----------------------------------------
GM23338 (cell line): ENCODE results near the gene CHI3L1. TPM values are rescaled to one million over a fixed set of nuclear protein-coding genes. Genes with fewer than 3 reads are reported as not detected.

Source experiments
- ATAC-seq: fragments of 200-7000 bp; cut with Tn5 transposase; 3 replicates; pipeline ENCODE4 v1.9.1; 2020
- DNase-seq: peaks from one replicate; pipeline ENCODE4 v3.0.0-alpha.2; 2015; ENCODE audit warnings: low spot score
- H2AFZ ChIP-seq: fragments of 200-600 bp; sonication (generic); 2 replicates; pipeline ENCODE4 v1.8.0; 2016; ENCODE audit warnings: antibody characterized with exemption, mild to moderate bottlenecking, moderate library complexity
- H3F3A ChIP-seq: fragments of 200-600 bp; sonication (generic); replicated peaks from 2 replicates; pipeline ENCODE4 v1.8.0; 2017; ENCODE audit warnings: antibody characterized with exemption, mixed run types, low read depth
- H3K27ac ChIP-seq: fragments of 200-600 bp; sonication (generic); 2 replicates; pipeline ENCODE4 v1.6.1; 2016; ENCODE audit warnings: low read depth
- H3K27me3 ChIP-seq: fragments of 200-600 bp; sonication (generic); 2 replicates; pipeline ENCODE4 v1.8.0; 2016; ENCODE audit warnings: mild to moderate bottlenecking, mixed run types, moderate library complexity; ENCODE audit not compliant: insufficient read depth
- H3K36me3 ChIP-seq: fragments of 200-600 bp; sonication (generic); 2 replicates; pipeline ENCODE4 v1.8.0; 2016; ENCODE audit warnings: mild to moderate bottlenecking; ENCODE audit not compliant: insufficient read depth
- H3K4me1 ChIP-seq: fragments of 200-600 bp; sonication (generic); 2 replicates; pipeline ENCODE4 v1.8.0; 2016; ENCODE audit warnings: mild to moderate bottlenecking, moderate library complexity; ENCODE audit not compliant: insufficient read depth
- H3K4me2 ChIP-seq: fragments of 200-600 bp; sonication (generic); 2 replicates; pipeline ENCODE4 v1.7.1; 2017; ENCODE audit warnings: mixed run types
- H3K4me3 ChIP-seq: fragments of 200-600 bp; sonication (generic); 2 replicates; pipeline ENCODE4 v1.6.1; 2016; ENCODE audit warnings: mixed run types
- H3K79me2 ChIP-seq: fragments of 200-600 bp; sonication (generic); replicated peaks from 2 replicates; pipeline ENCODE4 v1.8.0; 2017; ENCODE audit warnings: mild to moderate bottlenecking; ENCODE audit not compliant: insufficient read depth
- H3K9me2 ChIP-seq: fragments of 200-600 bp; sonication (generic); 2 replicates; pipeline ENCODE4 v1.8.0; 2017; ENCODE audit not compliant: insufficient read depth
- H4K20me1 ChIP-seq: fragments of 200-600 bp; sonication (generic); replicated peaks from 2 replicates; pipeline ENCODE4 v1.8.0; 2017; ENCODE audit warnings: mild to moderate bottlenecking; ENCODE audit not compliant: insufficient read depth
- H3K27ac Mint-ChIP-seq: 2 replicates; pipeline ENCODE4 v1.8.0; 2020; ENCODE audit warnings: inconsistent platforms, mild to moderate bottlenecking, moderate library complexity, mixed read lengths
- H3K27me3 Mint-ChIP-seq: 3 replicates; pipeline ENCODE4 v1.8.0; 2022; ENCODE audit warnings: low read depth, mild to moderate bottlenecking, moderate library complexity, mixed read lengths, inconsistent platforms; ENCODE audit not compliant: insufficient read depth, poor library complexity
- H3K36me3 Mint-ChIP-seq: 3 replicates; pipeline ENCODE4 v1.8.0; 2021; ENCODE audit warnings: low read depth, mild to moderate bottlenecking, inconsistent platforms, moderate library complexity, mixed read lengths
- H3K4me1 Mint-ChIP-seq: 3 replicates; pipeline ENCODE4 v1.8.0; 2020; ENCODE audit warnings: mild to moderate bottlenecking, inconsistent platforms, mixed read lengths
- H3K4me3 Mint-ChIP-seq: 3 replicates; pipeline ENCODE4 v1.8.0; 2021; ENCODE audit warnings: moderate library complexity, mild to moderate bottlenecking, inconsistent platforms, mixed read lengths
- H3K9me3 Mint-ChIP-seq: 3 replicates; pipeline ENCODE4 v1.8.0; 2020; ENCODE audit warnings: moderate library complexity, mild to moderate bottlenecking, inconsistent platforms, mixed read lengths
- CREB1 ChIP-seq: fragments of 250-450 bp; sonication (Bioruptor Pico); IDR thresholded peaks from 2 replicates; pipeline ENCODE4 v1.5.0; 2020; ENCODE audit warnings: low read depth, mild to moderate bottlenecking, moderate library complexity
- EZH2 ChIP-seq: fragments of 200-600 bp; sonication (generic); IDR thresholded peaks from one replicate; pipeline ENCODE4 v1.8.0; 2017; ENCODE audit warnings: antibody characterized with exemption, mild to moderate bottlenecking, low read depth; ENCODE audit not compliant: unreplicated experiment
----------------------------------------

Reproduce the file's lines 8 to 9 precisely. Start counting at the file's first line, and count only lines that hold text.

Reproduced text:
- H3K27me3 ChIP-seq: fragments of 200-600 bp; sonication (generic); 2 replicates; pipeline ENCODE4 v1.8.0; 2016; ENCODE audit warnings: mild to moderate bottlenecking, mixed run types, moderate library complexity; ENCODE audit not compliant: insufficient read depth
- H3K36me3 ChIP-seq: fragments of 200-600 bp; sonication (generic); 2 replicates; pipeline ENCODE4 v1.8.0; 2016; ENCODE audit warnings: mild to moderate bottlenecking; ENCODE audit not compliant: insufficient read depth